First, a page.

Notorious (1946) Film Review A+

Notorious
Director: Alfred Hitchcock.
Produced by Alfred Hitchcock
Original Screenplay by: Ben Hecht.
Cinematography: Ted Tetzlaff.
Edited by: Theron Warth.
Original Score: Roy Webb.
Distributed by: RKO Pictures
Starring: Cary Grant, Ingrid Bergman, Claude Rains, Louis Calhern and Leopoldine Konstantin.
BOTTOM LINE: In order to help bring Nazis to justice, US government agent T.R. Devlin (Cary Grant) recruits Alicia Huberman (Ingrid Bergman), the American daughter of a convicted German war criminal, as a spy. As they begin to fall for one another, Alicia is instructed to win the affection of Alexander Sebastian (Claude Rains), a Nazi hiding out in Brazil. When Sebastian becomes serious about his relationship with Alicia, the stakes get higher, and Devlin must watch her slip further undercover. A brilliant original screenplay by Ben Hecht, Ted Tetzlaff’s soaring crane shots (the key in Ingrid’s hand), and Roy Webb’s superb score all help to make “Notorious” another Hitchcock masterpiece. There is palpable chemistry between Grant and Bergman, making them one of the great Hollywood couples. Bergman did not make that many good movies, but, as in “Casablanca,” she is nothing short of magnificent when she finds herself in one, as is Grant. Together with “The Philadelphia Story” and “North by Northwest,” this is his crowning achievement. And Claude Rains? Incomparable! It is the greatest supporting performance of all time. Never has one felt more sympathy for the villain!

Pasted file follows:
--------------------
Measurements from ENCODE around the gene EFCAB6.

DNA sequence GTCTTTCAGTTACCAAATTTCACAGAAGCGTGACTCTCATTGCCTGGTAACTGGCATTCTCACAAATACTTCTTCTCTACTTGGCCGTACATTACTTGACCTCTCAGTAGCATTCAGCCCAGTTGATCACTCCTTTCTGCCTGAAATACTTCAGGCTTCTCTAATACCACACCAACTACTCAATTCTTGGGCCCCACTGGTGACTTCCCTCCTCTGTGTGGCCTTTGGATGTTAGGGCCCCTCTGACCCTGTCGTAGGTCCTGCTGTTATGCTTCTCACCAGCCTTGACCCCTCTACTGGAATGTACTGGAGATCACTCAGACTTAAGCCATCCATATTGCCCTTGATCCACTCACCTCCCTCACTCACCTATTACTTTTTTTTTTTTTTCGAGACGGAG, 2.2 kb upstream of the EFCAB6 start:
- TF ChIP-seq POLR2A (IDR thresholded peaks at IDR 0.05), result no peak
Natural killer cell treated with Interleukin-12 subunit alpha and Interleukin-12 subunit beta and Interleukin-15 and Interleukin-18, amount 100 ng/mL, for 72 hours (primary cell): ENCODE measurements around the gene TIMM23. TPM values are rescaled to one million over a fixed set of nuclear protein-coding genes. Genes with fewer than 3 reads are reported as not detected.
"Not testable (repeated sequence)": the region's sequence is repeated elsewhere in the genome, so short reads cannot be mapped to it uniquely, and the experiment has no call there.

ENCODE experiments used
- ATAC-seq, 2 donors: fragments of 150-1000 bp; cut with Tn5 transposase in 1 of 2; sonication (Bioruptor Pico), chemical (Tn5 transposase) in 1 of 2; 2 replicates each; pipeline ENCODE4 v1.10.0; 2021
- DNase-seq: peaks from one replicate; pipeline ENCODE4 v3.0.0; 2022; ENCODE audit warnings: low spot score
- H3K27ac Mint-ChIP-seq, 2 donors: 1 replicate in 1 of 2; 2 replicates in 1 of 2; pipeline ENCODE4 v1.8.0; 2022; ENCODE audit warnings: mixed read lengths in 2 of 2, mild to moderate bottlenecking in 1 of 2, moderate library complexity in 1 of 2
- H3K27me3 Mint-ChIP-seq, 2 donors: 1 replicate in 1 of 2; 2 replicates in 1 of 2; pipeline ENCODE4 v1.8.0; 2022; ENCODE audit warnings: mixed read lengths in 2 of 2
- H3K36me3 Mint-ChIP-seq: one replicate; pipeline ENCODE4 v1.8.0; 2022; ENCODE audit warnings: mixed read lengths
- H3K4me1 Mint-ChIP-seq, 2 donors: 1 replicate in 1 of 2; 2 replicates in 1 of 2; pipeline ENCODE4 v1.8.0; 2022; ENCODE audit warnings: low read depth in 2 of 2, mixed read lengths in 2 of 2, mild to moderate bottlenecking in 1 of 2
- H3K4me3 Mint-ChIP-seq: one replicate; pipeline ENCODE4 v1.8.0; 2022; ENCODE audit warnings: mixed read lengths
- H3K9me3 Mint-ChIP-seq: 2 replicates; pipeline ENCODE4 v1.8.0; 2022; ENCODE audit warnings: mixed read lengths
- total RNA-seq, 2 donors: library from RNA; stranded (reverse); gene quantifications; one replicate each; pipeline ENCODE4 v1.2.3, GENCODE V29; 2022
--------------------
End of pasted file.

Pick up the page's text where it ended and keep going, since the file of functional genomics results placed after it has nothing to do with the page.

Hitchcock’s cameo: 1:04:44. At a party in Claude Rain’s mansion, drinking champagne. He leaves as Cary Grant enters. As the forties became the fifties, Hitch appeared earlier in the movie so as not to distract the viewer.
In fiction, a MacGuffin is an object, device, or event necessary to the plot and the characters’ motivation but insignificant, unimportant, or irrelevant in itself. The term was originated by Angus MacPhail for film, adopted by Hitchcock, and later extended to literature. The MacGuffin here is the Uranium in the cellar.
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